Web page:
In an odd coincidence, on the same night Michelle Obama said this
...All of us driven by a simple belief that the world as it is just won't do — that we have an obligation to fight for the world as it should be. That is the thread that connects our hearts. That is the thread that runs through my journey and Barack's journey and so many other improbable journeys that have brought us here tonight, where the current of history meets this new tide of hope.
And this:
Barack stood up that day, and spoke words that have stayed with me ever since. He talked about "The world as it is" and "The world as it should be." And he said that all too often, we accept the distance between the two, and settle for the world as it is — even when it doesn't reflect our values and aspirations. But he reminded us that we know what our world should look like. We know what fairness and justice and opportunity look like. And he urged us to believe in ourselves — to find the strength within ourselves to strive for the world as it should be.
And this:
one day, they — and your sons and daughters — will tell their own children about what we did together in this election. They'll tell them how this time, we listened to our hopes, instead of our fears. How this time, we decided to stop doubting and to start dreaming. How this time, in this great country — where a girl from the South Side of Chicago can go to college and law school, and the son of a single mother from Hawaii can go all the way to the White House – we committed ourselves to building the world as it should be.
I happened to read this from C.S. Lewis' essay, "Why I Am Not A Pacifist":
It may be asked whether, faint as the hope is of abolishing war by Pacifism, there is any other hope. But the question belongs to a mode of thought which I find quite alien to me. It consists in assuming that the great permanent miseries in human life must be curable if only we can find the right cure; and it then proceeds by elimination and concludes that whatever is left, however unlikely to prove a cure, must nevertheless do so.
He goes on:
I have received no assurance that anything we can do will eradicate suffering. I think the best results are obtained by people who work quietly away at limited objectives, such as the abolition of the slave trade, or prison reform, or factory acts, or tuberculosis, not by those who think they can achieve universal justice, or health, or peace. I think the art of life consists in tackling each immediate evil as well as we can. To avert or postpone one particular war by wise policy, or to render one particular campaign shorter by strength and skill or less terrible by mercy to the conquered and the civilians is more useful than all the proposals for universal peace that have ever been made; just as the dentist who can stop one toothache has deserved better of humanity than all of the men who think they have some scheme for producing a perfectly healthy race.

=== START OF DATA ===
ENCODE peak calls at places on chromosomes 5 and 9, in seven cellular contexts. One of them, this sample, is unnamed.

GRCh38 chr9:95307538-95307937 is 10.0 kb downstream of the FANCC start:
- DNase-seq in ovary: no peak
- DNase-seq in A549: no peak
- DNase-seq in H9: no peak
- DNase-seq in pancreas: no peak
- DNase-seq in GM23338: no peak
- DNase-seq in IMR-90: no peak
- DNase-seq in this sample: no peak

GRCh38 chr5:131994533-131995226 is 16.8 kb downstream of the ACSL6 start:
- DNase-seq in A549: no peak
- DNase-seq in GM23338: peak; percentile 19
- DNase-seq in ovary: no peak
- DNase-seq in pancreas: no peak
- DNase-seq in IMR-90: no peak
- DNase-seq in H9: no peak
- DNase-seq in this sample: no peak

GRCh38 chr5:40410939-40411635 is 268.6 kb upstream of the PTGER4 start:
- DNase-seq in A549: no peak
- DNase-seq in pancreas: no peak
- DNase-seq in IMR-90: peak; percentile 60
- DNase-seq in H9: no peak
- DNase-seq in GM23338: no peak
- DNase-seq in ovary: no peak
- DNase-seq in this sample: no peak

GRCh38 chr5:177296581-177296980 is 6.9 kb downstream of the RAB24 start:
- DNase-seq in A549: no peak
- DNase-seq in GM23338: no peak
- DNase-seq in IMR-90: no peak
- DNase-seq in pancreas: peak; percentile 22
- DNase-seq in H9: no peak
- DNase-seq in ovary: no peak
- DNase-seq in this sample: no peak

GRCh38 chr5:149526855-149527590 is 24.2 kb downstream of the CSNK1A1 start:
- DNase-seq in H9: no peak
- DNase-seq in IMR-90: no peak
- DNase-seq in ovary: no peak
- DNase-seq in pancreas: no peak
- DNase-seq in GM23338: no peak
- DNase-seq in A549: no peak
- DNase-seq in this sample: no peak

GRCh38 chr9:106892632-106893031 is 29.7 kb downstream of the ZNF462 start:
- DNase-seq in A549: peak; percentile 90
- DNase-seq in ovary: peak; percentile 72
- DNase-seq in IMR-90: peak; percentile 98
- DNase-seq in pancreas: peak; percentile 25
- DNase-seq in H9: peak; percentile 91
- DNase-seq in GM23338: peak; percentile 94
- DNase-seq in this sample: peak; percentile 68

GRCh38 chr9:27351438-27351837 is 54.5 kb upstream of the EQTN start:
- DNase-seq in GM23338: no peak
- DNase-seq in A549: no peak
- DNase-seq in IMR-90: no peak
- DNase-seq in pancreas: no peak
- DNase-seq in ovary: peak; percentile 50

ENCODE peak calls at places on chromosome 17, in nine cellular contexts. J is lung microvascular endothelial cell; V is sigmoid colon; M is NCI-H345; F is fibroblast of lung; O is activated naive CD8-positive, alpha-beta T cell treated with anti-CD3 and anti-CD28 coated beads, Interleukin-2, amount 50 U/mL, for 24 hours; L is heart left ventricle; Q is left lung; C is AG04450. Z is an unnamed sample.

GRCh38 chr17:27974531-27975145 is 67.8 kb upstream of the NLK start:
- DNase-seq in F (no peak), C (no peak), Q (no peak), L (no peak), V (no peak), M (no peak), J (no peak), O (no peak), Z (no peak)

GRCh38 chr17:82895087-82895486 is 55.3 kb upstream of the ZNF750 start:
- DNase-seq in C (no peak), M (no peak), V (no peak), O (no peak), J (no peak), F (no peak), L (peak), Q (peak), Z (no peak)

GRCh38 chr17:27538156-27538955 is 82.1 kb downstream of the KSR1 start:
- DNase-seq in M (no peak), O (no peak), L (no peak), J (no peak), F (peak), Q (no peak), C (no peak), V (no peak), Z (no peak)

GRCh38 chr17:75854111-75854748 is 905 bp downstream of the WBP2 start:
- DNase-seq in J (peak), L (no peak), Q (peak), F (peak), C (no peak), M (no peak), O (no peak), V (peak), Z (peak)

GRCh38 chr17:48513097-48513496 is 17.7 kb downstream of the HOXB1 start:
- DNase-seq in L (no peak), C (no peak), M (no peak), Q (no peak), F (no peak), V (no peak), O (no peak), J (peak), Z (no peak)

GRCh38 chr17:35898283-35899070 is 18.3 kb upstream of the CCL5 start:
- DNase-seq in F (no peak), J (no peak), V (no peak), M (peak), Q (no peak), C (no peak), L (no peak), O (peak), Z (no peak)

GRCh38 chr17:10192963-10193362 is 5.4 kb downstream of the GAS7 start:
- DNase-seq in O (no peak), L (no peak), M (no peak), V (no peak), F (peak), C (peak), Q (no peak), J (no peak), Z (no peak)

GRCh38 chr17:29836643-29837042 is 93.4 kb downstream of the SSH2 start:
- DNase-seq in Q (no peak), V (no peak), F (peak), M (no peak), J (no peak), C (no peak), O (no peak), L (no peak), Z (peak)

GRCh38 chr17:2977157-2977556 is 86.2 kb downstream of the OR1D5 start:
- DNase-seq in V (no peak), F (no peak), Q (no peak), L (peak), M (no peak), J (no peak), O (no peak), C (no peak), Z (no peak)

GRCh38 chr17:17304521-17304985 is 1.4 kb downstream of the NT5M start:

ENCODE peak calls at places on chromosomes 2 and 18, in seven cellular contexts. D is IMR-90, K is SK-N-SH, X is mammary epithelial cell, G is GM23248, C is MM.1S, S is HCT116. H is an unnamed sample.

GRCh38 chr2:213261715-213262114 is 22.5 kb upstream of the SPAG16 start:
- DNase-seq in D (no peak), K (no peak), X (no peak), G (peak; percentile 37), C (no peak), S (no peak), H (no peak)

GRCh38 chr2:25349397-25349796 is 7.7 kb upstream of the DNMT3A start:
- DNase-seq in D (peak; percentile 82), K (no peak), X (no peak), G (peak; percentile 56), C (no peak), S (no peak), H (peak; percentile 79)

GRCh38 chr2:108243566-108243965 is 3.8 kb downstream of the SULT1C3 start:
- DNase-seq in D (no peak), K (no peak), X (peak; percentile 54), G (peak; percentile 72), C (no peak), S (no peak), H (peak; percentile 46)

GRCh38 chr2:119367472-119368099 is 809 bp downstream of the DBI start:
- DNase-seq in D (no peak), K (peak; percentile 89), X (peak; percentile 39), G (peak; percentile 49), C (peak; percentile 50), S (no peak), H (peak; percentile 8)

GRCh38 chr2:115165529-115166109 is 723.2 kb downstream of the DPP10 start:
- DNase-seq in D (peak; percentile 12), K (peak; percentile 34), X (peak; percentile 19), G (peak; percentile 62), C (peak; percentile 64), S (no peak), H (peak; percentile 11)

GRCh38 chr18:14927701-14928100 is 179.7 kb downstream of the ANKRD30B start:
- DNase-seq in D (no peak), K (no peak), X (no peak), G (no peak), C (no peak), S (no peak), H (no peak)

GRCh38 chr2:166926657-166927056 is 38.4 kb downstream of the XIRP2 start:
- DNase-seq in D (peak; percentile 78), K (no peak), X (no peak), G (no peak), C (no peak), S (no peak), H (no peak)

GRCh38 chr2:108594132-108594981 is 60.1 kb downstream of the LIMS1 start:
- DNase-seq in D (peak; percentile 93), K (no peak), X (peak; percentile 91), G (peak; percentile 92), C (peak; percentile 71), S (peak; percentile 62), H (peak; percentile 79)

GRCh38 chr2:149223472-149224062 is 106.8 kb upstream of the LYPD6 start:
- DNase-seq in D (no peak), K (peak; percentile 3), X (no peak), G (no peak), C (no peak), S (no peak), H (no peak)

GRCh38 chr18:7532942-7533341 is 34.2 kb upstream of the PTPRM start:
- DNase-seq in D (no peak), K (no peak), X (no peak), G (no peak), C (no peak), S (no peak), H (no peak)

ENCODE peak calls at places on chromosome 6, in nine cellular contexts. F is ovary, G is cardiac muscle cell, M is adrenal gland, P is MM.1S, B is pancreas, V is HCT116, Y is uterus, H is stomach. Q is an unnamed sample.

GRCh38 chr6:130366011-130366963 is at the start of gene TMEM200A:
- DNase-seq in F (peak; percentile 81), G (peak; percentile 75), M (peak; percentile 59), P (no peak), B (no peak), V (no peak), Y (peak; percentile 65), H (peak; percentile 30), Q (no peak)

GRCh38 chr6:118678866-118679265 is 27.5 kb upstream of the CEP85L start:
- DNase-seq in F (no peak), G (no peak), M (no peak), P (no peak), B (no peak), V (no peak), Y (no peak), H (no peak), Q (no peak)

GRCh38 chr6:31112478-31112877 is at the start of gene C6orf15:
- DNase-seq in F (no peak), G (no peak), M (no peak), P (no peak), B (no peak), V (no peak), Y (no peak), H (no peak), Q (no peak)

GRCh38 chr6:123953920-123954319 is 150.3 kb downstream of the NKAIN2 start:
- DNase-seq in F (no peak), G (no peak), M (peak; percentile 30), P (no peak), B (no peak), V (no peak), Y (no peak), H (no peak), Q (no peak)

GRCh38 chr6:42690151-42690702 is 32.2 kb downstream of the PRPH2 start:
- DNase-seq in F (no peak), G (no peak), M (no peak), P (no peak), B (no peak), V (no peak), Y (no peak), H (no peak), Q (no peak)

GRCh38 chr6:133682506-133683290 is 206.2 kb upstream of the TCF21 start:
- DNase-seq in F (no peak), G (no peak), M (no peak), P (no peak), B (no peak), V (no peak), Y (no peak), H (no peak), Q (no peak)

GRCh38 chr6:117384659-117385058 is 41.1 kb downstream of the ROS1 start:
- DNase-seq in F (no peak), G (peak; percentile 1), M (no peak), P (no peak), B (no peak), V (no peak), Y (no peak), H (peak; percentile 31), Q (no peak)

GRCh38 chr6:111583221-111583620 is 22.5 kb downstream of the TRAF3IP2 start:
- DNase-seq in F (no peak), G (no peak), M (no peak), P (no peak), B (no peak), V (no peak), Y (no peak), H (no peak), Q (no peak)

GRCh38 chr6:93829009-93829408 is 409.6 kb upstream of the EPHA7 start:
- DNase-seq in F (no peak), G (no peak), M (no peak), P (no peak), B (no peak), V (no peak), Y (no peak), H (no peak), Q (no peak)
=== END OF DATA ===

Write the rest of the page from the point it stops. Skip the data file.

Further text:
I had a vague sense of unreality watching all the shots from the floor of Democratic delegates weeping with religious fervor at Mrs. Obama's words. What were they so moved by? I heard a nice anecdote about her father, an enumeration of how good America has been to her family -- nevertheless it must be changed, self-congratulation (it is not for us to say of ourselves that we are ardent in faith or particularly passionate parents or possessed of excellent values) and glittering generalities. I realized, all jokes about "The One" aside, Michelle Obama's appeal indeed is a messianic one --she's appealing to a religious impulse. I don't object to her actual words --if she & Barack were itinerant preachers telling everyone to begin to renew America by reforming our own lives --each of us living more justly-- I'd be cheering them too. I also hope for a great awakening. That's the essence of what she says. But then you find out that "justice" isn't personal, it's political --you have to vote for a whole host of dubiously just policies. And, alas, politics isn't ultimate, no matter what you think about taxes, health care & foreign policy.